President continues criticism of Georgia’s governor, secretary of state at Valdosta rally
♦By Rich Shumate, ChickenFriedPolitics.com editor
VALDOSTA, Georgia (CFP) — In his first major public appearance since November’s election, President Donald Trump urged Georgia Republicans to turn out for January runoffs in two U.S. Senate races that will determine which party will control the upper chamber.
However, at a Saturday night rally in Valdosta, the president continued to insist that he won November’s presidential election and kept up his drumbeat of criticism aimed at Republican Governor Brian Kemp and Secretary of State Brad Raffensperger for not taking action to overturn Joe Biden’s win in the Peach State.
At one point, Trump acknowledged one of his most stalwart supporters, Republican U.S. Rep. Doug Collins, in the audience and asked him, “You want to run for governor in two years?”
While Trump’s appearance was designed to tamp down calls by some of his supporters to boycott the runoffs, the awkward fallout from the presidential race became apparent when Trump invited U.S. Senators David Perdue and Kelly Loeffler to speak briefly to the audience — and the crowd began to loudly chant “Fight for Trump” at both of them.
The capacity crowd — most of whom were not wearing masks — waited for hours at the airport in Valdosta for Air Force One to arrive. During Trump’s appearance, which lasted nearly two hours, they chanted “Four More Years,” “Stop the Steal” and “We Love You.”
Trump referred to boycott supporters as “great people” and “friends of mine” and said he understood the impulse to sit out the runoffs to protest the presidential election results. But, he told the crowd, “Don’t listen to my friends.”
“If the other side manages to steal both elections, we will have total one-party socialist control, and everything you care about will be gone,” he said. “If you don’t vote, the socialists and the communists win. Georgia patriots must show up to vote for these two incredible people.”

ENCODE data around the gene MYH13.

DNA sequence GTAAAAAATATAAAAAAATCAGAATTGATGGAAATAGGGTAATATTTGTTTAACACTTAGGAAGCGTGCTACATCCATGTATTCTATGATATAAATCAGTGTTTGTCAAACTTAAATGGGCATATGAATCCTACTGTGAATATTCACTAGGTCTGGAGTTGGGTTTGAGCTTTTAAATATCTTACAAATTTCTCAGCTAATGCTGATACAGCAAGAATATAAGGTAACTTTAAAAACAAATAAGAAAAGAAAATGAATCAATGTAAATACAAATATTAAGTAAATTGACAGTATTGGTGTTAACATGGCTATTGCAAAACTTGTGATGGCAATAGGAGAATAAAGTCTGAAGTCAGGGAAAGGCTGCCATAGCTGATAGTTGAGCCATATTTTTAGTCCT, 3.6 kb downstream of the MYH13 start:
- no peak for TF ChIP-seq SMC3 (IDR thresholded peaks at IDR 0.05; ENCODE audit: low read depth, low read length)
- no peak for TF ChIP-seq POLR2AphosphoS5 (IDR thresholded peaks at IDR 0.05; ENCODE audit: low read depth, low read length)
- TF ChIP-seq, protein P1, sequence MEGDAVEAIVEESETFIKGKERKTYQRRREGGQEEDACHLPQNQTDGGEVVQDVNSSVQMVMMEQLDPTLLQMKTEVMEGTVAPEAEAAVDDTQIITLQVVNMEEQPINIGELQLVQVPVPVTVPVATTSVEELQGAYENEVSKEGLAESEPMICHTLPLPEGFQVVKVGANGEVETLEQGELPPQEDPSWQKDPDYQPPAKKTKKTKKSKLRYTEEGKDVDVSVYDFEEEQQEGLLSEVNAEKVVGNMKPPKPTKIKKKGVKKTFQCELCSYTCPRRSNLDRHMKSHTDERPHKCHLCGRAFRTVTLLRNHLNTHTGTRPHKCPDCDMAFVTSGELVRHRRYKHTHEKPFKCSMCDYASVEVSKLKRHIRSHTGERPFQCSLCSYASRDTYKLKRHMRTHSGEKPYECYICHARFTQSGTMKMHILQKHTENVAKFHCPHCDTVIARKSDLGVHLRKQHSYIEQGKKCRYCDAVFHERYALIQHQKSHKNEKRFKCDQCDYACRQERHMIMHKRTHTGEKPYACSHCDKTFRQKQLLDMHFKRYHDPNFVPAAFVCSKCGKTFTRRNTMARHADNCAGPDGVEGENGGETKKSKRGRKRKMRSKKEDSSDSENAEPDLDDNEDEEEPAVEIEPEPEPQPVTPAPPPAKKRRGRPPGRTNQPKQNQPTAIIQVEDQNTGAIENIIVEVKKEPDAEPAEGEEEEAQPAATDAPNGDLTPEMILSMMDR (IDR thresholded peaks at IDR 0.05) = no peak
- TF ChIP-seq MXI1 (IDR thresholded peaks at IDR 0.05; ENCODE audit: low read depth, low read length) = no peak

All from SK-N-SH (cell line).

The certified results from the November 3 election show that Biden beat Trump in Georgia by 12,670 votes, becoming the first Democrat to win the state in 28 years. Two recounts have confirmed Biden’s win, and the Trump campaign’s legal challenges of the result have been turned back in every state and federal court where they have been filed.
But Trump has been publicly and privately pressuring both Kemp and Raffensperger to try to overturn his loss, which he claims was the result of fraud.
“You governor could stop it very easily, if he knew what the hell he was doing,” Trump said. “For whatever reason, your secretary of state and your governor are afraid of Stacey Abrams.”
Abrams was Kemp’s Democratic challenger in 2018 who led a voter registration campaign for the 2020 vote that has been widely credited for Biden’s victory.
Kemp and Raffensperger, who did not attend the Valdosta rally, have both insisted that while they supported Trump in the election, no legal basis exists for them to intervene in the election. And even if the result in Georgia were overturned, that alone would not alone change Biden’s victory in the Electoral College.
Raffensburger, who has been subjected to death threats, has defended the integrity of the election against Trump’s unsubstantiated claims of fraud.
The runoff elections on January 5 pit Perdue against Democrat Jon Ossoff and Loeffler against Democrat Raphael Warnock.
If Democrats win both of those races, the Senate will have a 50-50 tie, with the incoming vice president, Kamala Harris, giving Democrats control in her role as Senate president. If either Perdue or Loeffler win, Republicans will keep control, which would likely be a significant impediment to the incoming Biden administration.
Perdue defeated Ossoff by 93,000 votes in the November vote but was forced into a runoff because he did not receive a majority, as required by state law.
Warnock and Loeffler finished in first and second place, respectively, in an all-party special election for the state’s other seat. Loeffler was appointed to that post by Kemp last year to replace Republican Johnny Isakson, who retired because of ill health.
Collins, who finished third in the special election for Loeffler’s seat, has been publicly supportive of Trump’s fraud claims, prompting Raffensperger to call him a “charlatan.” Collins gave up his House seat to run for the Senate, which will leave him free to challenge Kemp in 2022.
Trump’s endorsement of Kemp in the Republican gubernatorial primary in 2018 was seen as a key factor in his victory — an endorsement the president now says he regrets.